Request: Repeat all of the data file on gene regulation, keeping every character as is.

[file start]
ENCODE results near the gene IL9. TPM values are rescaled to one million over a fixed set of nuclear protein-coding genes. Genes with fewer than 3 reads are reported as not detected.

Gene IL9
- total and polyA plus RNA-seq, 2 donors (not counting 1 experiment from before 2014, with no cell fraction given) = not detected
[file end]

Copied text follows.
ENCODE results near the gene IL9. TPM values are rescaled to one million over a fixed set of nuclear protein-coding genes. Genes with fewer than 3 reads are reported as not detected.

Gene IL9
- total and polyA plus RNA-seq, 2 donors (not counting 1 experiment from before 2014, with no cell fraction given) = not detected